Many bereaved parents will tell you that after the initial shock of loss hits hard, a blessed numbness falls over a heart.
It happened to me.
The pain was still there, of course, but a fog descended that allowed me to maintain some distance between what I was feeling deep down and what I had to do in order to get through the decisions and days that follow death.
Nighttime was still hard because when the house went dark and quiet, all the emotion I’d managed to push away in the daylight came flooding back. I spent months falling into fitful sleep with tears on my pillow.
And then the fog lifted.
I’m not sure how long it was that I sobbed uncontrollably for some portion of every day and some days all day long.
A whiff of fresh air reminded me Dominic no longer drew breath into his lungs. A random sound upstairs or outside jolted my heart into hoping maybe, just maybe, he was coming home. Everywhere my eyes landed held a memory that screamed, “He was here! Where is he now?”
I felt everything. All the time. No respite.
It was exhausting.
But at some point-maybe in the middle or toward the end of the second year-a blanket of profound emotional silence wrapped itself around my heart and I could not feel a thing.
Not one single thing.
I could conjure up appropriate facial expressions so those around me didn’t have a clue. I could remember what I was supposed to feel. I could almost-almost-touch a spot deep inside that used to feel. But if there had been a meter on my heart it would have displayed a flat line.
This was more frightening than the prospect of living with overwhelming sorrow and pain for the rest of my life. I didn’t want to hurt like that forever but I didn’t want to give up feeling love and happiness and excitement and awe either.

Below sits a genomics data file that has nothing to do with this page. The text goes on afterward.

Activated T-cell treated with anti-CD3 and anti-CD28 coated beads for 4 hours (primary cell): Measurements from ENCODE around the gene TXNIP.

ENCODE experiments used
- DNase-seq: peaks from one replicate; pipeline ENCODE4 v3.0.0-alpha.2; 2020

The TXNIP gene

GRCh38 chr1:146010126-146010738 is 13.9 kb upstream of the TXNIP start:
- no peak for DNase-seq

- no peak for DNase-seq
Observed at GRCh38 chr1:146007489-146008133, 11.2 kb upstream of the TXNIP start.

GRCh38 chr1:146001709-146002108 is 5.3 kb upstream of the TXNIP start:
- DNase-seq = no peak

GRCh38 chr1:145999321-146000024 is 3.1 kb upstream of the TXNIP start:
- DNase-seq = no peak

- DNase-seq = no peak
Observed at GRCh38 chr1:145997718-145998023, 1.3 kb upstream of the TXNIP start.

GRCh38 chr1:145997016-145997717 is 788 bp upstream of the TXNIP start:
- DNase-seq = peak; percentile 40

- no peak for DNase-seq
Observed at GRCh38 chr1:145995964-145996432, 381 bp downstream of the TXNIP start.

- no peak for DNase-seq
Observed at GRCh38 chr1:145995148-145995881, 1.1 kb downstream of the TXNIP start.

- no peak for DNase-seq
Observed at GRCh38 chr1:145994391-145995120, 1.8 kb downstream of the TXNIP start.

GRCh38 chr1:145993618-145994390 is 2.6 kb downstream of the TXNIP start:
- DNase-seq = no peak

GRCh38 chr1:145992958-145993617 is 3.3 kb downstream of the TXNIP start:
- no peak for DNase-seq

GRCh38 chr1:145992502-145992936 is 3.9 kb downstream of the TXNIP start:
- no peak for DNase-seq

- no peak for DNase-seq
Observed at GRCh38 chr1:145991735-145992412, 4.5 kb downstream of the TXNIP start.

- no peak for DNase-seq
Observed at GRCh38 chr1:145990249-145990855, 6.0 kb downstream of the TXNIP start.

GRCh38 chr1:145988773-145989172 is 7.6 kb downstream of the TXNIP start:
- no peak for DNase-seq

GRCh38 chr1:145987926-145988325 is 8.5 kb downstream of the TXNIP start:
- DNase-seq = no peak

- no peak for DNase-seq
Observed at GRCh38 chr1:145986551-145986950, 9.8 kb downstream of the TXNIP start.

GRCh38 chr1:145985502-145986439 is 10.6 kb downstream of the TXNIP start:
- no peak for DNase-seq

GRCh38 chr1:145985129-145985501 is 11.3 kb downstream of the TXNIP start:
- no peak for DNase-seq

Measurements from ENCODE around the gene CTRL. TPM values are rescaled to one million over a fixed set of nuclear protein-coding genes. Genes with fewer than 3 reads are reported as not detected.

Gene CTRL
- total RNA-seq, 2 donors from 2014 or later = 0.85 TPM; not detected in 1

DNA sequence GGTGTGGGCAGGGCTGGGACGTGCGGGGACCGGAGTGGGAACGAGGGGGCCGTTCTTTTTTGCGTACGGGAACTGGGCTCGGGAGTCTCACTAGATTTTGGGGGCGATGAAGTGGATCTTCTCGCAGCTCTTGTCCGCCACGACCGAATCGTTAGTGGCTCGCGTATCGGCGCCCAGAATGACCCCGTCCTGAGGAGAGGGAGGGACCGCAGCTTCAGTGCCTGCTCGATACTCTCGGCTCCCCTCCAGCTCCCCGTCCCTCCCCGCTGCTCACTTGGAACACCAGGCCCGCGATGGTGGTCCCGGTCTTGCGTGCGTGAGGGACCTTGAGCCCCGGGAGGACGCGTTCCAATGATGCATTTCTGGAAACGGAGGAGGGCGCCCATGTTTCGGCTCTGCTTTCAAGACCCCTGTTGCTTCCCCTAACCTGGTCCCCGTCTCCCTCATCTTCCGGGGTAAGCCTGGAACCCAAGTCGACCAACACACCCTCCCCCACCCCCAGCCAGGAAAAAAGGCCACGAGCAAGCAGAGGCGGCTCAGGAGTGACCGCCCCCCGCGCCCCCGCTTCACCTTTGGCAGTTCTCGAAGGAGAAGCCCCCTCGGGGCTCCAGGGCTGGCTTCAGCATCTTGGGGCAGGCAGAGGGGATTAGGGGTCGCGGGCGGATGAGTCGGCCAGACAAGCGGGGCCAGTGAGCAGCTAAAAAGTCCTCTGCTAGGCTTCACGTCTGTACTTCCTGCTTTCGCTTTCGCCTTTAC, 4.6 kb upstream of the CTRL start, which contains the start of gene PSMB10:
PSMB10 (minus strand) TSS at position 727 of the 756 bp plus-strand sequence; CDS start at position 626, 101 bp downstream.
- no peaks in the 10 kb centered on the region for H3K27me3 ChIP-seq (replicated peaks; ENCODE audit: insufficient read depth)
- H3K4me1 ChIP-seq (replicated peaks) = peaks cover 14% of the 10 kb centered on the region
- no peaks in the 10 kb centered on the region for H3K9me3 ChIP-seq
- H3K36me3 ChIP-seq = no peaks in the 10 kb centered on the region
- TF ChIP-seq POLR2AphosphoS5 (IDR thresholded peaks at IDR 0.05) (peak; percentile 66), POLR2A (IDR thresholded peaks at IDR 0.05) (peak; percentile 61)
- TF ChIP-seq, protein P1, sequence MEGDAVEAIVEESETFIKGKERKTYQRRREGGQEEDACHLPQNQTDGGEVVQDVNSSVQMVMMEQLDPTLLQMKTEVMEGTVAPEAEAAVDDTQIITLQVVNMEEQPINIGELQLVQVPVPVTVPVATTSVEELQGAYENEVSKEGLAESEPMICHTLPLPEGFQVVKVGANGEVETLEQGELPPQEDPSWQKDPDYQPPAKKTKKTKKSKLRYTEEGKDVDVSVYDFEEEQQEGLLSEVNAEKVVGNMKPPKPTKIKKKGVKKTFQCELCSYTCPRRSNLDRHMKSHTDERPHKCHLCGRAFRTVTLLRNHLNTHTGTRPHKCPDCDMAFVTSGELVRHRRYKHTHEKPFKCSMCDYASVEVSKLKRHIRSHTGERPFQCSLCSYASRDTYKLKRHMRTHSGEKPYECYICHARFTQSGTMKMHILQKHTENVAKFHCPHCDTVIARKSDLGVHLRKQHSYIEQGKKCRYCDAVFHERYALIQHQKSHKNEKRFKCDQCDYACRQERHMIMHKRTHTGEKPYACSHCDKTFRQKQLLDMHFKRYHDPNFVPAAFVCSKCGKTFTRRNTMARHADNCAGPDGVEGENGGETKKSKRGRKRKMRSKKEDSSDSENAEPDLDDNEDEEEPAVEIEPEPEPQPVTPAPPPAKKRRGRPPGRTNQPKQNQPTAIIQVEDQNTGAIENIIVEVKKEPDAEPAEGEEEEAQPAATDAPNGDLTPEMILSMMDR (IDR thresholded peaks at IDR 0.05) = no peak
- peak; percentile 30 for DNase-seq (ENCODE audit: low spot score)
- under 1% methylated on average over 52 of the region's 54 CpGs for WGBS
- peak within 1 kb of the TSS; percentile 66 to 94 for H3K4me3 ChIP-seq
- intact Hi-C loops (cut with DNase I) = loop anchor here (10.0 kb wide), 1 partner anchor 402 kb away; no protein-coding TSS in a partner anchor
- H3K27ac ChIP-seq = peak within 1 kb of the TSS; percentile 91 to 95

I don’t really know how long that lasted.
Maybe most of a year, I think.
And then one day I realized some color had crept back into my daily life.
I was beginning to look forward just a bit to a date on the calendar. A smile crossed my lips without effort in response to a joke. Sadness once again took up residence in my heart next to the place Dominic always lived. But joy eased its way in around the edges.
I’ve thought long and hard about that season of “un-feeling”.
Why did my heart shut down? Why the long silence when no emotion pierced my soul?
I think it was necessary.
I think a body and mind and heart can’t operate for too long at warp speed. I think that just like fainting is a response to the brain needing oxygen, numbness is a response to the soul’s need for respite and time to heal.
So if you are in the season of numb, you’re neither crazy nor alone.
It, too, will pass.
Feeling will find its way once again to your heart. Pain, yes, but also joy.
When you are ready. ❤